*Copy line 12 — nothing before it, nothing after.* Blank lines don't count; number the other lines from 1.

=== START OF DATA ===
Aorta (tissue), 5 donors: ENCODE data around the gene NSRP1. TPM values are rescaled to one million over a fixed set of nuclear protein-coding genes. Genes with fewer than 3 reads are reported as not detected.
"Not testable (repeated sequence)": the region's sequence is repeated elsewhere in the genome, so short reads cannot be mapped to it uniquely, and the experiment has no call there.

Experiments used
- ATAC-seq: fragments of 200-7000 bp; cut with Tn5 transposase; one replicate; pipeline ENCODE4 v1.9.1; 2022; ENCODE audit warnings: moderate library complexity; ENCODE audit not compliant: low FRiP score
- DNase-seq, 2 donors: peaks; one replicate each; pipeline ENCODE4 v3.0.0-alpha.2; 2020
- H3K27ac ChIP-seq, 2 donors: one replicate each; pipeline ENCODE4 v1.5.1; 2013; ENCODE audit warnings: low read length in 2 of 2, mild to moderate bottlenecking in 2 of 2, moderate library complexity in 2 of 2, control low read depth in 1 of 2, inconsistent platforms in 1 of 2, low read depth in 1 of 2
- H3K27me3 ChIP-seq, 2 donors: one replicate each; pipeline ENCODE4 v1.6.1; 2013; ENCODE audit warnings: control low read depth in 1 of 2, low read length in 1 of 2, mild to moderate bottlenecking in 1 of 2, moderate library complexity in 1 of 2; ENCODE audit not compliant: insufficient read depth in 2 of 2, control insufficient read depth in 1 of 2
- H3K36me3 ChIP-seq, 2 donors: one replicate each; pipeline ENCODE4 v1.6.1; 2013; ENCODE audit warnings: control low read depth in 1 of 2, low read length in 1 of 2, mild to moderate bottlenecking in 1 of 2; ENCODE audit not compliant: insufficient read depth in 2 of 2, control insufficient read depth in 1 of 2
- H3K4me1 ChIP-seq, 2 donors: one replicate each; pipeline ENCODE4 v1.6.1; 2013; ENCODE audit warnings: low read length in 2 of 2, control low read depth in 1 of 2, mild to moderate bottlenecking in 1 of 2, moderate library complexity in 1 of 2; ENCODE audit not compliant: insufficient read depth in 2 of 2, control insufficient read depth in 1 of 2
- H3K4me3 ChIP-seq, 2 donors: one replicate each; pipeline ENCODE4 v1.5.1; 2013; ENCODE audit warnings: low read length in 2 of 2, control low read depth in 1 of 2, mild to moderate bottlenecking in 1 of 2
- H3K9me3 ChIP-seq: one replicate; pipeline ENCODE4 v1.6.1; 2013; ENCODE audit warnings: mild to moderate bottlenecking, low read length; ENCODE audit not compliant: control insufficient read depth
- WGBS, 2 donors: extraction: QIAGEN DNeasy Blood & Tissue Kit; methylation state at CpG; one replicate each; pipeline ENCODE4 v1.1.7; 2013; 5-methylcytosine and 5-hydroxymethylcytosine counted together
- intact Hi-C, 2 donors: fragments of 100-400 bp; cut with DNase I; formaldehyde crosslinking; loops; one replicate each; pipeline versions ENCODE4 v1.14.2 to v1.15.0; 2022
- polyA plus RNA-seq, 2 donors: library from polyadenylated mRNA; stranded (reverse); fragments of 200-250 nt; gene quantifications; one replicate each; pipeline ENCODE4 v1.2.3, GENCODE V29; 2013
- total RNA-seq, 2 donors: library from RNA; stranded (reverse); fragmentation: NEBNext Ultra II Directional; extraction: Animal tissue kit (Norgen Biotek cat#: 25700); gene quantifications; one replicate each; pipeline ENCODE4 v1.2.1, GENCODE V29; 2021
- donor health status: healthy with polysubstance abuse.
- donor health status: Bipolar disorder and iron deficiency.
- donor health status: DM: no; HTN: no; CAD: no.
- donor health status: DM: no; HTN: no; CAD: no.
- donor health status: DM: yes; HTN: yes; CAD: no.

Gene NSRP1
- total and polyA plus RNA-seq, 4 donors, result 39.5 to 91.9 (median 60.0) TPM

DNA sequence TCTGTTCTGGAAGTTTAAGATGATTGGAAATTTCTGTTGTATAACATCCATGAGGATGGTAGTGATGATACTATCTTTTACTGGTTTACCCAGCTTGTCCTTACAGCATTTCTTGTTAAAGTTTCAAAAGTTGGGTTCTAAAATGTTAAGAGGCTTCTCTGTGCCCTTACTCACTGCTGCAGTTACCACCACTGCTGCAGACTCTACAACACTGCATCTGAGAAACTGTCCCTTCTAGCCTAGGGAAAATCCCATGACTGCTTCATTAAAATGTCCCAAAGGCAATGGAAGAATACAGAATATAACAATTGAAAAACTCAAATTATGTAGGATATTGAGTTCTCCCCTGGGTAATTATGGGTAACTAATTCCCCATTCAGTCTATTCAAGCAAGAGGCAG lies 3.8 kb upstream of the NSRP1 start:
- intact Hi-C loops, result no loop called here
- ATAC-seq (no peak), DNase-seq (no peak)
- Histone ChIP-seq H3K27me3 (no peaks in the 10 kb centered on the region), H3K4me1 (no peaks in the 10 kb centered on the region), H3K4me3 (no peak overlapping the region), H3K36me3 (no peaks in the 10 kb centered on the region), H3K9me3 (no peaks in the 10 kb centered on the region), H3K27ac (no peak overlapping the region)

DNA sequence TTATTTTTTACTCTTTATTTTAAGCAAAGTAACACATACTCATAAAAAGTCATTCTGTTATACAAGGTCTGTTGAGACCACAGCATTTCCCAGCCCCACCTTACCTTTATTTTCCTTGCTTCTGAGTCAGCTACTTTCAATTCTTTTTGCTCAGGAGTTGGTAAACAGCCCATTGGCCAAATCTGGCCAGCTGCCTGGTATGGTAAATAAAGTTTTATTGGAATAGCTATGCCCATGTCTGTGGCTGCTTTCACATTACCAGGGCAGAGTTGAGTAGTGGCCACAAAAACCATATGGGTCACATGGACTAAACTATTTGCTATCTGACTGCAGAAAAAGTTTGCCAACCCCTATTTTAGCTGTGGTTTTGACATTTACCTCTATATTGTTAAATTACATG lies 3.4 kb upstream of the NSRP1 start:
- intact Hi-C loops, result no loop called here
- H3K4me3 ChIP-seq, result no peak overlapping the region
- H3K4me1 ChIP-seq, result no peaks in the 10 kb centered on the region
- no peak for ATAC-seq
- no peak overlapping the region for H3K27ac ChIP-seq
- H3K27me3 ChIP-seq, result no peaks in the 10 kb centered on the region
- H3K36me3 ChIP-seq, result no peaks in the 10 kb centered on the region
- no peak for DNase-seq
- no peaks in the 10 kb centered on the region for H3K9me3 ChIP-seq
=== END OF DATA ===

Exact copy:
- WGBS, 2 donors: extraction: QIAGEN DNeasy Blood & Tissue Kit; methylation state at CpG; one replicate each; pipeline ENCODE4 v1.1.7; 2013; 5-methylcytosine and 5-hydroxymethylcytosine counted together